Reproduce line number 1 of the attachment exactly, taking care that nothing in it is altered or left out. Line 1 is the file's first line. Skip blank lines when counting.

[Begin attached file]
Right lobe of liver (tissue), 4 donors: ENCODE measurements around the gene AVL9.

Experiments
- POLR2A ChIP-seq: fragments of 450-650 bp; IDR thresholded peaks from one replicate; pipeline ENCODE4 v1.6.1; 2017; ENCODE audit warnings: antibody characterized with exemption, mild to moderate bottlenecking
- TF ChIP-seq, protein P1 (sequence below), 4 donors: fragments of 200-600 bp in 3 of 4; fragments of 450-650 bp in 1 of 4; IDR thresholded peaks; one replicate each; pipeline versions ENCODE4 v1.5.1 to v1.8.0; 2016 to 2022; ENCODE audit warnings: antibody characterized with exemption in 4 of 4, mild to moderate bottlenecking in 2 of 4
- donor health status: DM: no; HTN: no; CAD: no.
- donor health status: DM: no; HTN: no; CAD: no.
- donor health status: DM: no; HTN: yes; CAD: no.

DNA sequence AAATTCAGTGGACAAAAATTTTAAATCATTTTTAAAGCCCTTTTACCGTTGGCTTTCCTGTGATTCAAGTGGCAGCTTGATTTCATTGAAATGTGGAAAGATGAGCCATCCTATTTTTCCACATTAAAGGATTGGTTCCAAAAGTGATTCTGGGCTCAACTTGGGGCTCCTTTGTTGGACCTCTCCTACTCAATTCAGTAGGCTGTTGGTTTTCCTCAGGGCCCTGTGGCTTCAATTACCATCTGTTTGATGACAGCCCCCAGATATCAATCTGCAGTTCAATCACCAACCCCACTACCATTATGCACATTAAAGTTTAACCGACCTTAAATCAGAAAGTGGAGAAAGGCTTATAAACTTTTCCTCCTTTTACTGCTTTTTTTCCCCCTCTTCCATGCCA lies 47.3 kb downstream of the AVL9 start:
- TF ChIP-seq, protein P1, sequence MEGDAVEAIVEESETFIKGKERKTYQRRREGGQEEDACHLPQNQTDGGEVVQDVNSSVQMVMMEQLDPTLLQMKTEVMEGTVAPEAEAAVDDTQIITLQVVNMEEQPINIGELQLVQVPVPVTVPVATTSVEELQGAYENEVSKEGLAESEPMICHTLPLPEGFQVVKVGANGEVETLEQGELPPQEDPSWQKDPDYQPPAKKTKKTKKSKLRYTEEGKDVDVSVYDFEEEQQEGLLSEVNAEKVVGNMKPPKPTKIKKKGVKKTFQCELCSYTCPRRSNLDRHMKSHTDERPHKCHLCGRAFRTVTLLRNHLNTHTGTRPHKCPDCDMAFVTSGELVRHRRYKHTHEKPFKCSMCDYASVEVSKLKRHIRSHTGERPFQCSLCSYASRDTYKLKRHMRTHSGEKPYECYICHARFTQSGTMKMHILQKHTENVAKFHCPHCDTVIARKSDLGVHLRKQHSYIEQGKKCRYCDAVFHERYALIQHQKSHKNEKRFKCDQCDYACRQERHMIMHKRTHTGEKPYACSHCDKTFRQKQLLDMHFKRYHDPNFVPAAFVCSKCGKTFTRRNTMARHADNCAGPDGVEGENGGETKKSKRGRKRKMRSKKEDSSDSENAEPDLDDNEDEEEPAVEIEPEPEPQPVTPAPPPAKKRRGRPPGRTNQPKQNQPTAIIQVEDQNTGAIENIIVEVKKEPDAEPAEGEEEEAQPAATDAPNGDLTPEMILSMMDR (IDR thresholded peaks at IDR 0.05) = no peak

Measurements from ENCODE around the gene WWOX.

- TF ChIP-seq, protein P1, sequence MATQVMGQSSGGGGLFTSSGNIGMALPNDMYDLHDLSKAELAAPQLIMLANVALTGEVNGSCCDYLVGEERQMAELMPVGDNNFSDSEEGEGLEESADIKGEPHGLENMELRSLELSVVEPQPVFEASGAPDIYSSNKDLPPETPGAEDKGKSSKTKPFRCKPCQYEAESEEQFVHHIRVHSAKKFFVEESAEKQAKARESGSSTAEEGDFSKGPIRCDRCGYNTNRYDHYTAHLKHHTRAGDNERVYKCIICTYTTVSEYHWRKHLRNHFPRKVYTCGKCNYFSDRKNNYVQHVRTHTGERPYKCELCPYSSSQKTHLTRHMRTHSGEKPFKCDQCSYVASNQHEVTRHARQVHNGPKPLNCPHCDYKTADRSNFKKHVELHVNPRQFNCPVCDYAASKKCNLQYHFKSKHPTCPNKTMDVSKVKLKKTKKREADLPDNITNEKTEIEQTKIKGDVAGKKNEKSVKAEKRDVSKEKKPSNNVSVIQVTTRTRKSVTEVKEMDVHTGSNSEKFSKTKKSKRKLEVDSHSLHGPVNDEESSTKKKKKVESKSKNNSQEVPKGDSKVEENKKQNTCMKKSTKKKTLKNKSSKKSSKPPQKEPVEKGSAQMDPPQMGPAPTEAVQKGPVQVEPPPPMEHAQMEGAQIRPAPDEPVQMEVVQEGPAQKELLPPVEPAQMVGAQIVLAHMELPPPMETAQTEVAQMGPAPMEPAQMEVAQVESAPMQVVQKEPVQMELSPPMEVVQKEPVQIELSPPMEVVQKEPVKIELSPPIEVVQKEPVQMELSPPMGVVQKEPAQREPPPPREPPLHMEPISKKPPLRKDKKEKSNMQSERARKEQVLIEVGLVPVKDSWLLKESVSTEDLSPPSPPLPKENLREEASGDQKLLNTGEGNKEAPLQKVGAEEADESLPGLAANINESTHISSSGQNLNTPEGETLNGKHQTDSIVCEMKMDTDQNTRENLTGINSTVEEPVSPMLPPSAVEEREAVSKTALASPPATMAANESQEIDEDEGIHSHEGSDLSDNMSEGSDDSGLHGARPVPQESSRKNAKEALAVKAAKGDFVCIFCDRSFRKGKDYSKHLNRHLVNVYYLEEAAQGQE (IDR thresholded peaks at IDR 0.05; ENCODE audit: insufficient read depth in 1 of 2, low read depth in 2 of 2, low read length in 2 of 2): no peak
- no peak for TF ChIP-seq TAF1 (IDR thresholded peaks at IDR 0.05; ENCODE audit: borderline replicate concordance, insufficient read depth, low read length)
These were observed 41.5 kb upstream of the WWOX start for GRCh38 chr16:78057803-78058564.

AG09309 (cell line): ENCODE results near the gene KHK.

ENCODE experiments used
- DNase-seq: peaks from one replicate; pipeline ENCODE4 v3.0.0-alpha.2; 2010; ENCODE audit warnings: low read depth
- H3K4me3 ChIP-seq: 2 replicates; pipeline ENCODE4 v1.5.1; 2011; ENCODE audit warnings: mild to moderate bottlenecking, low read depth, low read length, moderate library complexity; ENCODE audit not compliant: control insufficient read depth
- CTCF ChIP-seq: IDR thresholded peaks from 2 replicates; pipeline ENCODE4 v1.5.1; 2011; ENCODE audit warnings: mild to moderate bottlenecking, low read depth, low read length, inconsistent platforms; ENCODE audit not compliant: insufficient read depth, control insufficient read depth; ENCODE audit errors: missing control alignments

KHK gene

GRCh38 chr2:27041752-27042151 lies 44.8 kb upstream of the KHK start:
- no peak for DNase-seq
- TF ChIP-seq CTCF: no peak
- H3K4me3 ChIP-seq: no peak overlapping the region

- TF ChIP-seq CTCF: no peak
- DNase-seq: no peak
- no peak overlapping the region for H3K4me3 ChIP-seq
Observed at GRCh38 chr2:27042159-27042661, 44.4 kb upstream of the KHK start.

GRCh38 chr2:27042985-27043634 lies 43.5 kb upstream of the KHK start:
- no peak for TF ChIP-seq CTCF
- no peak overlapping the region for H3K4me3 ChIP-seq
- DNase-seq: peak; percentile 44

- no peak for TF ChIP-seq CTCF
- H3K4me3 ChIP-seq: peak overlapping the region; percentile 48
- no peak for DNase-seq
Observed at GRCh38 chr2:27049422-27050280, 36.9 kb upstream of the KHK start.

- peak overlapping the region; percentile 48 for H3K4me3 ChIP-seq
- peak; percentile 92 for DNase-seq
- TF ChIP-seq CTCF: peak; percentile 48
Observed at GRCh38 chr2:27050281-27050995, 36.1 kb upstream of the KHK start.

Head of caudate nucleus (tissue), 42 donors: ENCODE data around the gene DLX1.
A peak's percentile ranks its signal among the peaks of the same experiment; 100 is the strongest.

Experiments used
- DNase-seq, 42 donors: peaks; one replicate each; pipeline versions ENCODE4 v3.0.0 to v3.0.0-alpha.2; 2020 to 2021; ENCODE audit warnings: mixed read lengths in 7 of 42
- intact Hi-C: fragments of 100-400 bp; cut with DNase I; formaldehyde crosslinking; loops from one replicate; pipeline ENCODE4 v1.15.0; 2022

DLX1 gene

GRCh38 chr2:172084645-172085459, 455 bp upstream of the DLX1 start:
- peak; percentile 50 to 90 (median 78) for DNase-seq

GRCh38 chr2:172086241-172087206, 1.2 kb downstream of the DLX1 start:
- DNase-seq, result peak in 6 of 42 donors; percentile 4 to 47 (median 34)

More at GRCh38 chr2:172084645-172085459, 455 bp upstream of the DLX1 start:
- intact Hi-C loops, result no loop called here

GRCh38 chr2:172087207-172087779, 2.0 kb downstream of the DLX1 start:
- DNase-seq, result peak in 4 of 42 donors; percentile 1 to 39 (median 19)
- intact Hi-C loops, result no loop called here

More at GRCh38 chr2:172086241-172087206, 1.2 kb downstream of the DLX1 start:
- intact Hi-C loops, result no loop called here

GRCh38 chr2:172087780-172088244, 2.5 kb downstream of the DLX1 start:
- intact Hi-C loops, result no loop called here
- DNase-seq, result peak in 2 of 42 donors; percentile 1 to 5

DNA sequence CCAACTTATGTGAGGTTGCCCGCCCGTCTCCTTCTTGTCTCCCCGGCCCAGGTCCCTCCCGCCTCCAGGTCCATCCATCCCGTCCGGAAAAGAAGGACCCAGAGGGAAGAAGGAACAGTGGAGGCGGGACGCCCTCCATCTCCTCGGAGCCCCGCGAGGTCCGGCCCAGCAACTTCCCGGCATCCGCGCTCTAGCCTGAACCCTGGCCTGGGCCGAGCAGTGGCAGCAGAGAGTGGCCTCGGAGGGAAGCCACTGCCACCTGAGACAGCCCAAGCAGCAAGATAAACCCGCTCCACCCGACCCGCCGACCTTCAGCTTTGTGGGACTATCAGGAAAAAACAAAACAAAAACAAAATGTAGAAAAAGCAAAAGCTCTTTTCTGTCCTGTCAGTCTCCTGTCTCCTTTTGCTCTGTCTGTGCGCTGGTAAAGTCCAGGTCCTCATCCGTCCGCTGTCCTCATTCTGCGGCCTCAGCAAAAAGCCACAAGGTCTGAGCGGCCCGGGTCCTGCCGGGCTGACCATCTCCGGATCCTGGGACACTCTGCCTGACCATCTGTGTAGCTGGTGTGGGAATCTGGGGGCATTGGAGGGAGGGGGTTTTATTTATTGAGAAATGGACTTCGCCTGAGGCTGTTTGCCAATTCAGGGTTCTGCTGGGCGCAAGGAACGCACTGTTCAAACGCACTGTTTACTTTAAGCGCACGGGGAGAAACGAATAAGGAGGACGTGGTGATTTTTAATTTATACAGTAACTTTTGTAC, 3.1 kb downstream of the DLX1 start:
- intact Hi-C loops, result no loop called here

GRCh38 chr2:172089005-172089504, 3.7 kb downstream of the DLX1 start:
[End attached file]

Right lobe of liver (tissue), 4 donors: ENCODE measurements around the gene AVL9.